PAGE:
PHIL:Extropianism and Theology
Sun, 28 Feb 1999 22:52:35 EST
A few final words on the development or adoption of theologies consistent with
Extropianism. The most important point is that you need to have the elements
of the theology consistant with or neutral with regards to the Principles of
Extropianism. I would like to list the Principles from Max More's Extropian
Principles version 3.0 and see what they mean for a possible theology.
- Perpetual Progress - This eliminates any God or gods who would impose
limits on the growth of civilizations. In fact, the theology should encourage
scholarship, innovation, discovery, and scientific advancement as sacred.
- Self - Transformation - This again eliminates theologies with jealous
God(s) who would forbid others from transcending to the highest levels of
ability as possible. The theology should encourage its adherants to become
more and more God-like in ability and activity, not just "morality". At the
extreme, you might want to see gods who are willing to Uplift anyone who
communicates a wish to be so aided. Since I haven't seen any God or gods
offering this service at the current time, I would say that a theology would
have to state that Uplifting via a God or gods only occur under certain
conditions, most likely applicable in a future time period. I realize
claiming that God offers this option only at some future date may seem like
the easy way out, but there is precedent for this sort of deferred action,
such as the hope that a mature nanotechnology can revive cryonicists or that
at some future date it will be possible to emulate all those who have existed
(or even could exist) based future computational abilities (such as in the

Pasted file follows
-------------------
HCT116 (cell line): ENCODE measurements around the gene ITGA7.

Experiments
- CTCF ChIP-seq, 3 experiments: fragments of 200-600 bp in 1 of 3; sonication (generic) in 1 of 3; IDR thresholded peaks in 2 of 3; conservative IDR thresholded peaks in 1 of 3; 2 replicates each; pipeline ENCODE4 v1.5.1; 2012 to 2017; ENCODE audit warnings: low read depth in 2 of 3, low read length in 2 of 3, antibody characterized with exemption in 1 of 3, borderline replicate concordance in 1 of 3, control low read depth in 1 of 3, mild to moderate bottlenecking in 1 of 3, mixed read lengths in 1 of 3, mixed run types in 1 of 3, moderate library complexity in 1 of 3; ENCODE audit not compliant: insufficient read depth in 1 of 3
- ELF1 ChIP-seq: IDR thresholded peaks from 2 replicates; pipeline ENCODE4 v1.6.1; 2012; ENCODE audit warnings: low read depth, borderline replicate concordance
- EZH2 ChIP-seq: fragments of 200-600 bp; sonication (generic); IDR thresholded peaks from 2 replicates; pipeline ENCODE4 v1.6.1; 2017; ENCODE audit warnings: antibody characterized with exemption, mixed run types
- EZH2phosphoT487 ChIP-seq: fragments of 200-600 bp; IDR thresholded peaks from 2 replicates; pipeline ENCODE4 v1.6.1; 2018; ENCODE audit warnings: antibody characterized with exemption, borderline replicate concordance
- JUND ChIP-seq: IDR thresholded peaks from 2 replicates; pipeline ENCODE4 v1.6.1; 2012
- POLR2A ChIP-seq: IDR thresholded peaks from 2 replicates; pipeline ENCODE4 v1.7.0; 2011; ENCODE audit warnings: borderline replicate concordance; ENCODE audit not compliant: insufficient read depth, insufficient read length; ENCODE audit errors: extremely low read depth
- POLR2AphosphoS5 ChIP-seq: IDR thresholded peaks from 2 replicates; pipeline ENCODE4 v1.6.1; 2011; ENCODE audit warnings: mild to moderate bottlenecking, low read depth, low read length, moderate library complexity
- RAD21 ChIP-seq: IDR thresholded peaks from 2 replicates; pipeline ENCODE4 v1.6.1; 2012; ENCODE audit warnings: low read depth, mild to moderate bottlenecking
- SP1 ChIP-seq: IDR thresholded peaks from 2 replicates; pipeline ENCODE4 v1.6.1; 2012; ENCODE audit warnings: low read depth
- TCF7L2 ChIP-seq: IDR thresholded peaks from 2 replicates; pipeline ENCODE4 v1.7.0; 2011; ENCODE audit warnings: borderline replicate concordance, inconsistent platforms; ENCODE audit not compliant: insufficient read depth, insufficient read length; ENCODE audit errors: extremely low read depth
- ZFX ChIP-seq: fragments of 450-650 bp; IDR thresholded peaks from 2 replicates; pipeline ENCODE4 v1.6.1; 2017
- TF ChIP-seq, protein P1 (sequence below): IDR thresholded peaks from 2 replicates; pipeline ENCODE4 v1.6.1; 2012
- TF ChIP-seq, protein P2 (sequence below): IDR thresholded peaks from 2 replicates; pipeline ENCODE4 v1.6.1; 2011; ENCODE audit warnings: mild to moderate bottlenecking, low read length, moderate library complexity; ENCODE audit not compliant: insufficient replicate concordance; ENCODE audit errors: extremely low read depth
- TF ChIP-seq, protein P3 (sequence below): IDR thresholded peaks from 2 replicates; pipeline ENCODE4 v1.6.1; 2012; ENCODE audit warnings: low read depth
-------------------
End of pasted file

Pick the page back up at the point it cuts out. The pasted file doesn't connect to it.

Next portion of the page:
Omega Point theory).
- Practical Optimism - This eliminates those theologies which see the future
as unredeemable, and those that foster complete dependence on a deity or
deities where all our needs will be met for us. The theology should encourage
more of a "God(s) help those who help themselves" approach. It may be
possible that at some time God(s) will be able and willing to give assistance,
but don't count on it.
- Intelligent Technology - This eliminates those theologies which see
technological innovation as "Against God's Will". The theology should
advocate technology as a tool, which should be used to improve and transcend
the human condition, and might even encourage the use of technology to try to
make contact with or create deities.
- Open Society - This eliminates theologies revolving around "Authority" or
the "Status Quo". The theology should foster the understanding and refinement
of personal conscience and a civil but non-intrusive society of individuals.
Innovations and new ideas should be welcomed and seriously considered, not
dismissed as "Heretical", even when they are about the theology itself.
- Self-Direction - This eliminates those theologies which impose a heirarchy
on individuals or demands blind obedience to "Authority" such as a holy book,
prophet, or even the direct pronouncements of a deity. People should be
allowed to follow their conscience in their search for living a holy and
righteous life (however they might define it). It should condemn those who
would enslave or subjegate other conscious beings.
- Rational Thinking - This eliminates those theologies which require that
people "simply have faith" and discourage doubt and questioning. The theology
instead should advocate constant examination of itself and its premises for
internal consistency and good fit with the observed universe. It should be
robust and flexible enough to adapt as our knowledge of the Universe grows.
Even the existence of any deity or deities the theology predicts should be
open to doubt. Basically such a theology to some degree would adopt an
agnostic approach which can make statements based on what its adherants
believe God(s) should be like, are likely to be like, and/or whether there
should be any god(s) at all, but is actively investigating whether these
deities actually exist or can possibly be created.
If a theology is based on God(s) with an Extropian ethic, then it should be
possible to be both religious and transhumanist. In fact, if there was an
intelligent agency responsible for the existence of the Universe capable of
supporting conscious independent beings, then such a being(s) could be
considered the Original Extropian(s), since what is a more extropian act than
creating a Universe. Of course, if this were the case, then this agency
better have some pretty compelling reasons why they allowed so much Entropy in
the design specs.